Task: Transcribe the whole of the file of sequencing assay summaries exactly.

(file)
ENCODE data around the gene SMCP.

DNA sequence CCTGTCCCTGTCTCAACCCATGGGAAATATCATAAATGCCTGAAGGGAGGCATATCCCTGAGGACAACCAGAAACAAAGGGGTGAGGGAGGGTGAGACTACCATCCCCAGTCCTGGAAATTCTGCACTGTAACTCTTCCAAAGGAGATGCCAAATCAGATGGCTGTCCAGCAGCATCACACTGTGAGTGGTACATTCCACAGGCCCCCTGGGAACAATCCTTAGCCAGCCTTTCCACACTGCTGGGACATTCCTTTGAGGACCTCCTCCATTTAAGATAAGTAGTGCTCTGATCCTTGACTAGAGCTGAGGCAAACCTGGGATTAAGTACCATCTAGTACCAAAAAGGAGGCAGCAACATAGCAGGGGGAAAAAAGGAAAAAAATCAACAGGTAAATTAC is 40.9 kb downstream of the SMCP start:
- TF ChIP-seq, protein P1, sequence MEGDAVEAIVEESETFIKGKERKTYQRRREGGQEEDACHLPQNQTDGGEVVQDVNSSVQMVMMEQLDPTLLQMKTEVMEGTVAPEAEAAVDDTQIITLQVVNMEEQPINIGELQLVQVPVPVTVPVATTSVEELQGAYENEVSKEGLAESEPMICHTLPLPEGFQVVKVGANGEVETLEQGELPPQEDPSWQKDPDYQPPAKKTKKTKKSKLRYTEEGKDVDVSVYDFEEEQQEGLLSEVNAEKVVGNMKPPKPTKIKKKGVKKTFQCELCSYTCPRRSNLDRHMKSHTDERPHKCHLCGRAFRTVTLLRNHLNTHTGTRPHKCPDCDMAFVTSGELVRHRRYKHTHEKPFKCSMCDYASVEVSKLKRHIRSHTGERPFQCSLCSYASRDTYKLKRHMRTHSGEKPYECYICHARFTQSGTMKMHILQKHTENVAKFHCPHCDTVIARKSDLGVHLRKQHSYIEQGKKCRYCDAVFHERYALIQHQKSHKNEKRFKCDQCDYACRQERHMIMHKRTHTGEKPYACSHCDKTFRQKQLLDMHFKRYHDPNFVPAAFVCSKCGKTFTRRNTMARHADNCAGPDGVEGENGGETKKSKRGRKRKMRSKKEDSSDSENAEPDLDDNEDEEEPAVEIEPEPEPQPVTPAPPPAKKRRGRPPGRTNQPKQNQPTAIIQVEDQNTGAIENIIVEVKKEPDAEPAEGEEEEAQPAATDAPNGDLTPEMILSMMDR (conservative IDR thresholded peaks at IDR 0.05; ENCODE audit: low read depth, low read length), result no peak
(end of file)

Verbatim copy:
ENCODE data around the gene SMCP.

DNA sequence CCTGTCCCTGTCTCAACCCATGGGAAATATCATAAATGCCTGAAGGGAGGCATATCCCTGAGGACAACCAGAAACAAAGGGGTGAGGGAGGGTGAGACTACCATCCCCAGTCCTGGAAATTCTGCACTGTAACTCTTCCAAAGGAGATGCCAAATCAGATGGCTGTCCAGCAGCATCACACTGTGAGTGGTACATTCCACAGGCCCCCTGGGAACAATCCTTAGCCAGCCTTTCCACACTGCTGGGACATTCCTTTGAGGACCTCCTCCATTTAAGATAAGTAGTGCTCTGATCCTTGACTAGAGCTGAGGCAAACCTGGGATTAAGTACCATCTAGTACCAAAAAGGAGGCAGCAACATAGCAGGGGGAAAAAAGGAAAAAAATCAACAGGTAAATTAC is 40.9 kb downstream of the SMCP start:
- TF ChIP-seq, protein P1, sequence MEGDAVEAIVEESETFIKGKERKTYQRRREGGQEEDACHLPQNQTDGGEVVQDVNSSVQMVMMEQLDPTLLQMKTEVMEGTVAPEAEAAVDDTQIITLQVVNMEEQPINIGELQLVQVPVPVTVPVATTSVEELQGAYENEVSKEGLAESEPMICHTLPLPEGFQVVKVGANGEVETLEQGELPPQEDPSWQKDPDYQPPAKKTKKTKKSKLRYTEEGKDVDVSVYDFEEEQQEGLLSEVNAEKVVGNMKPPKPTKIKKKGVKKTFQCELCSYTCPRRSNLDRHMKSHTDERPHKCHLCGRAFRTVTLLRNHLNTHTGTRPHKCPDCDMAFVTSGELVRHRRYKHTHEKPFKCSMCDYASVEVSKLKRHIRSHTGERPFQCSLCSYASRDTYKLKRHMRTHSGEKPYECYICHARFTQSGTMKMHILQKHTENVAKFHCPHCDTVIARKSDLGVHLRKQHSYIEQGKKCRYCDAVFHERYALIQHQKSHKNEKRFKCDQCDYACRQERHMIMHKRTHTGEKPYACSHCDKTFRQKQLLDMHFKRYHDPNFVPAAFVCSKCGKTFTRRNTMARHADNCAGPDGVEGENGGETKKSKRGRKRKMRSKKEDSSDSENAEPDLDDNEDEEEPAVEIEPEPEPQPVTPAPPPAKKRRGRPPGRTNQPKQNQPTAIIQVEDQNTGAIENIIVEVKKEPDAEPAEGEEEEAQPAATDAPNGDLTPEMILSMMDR (conservative IDR thresholded peaks at IDR 0.05; ENCODE audit: low read depth, low read length), result no peak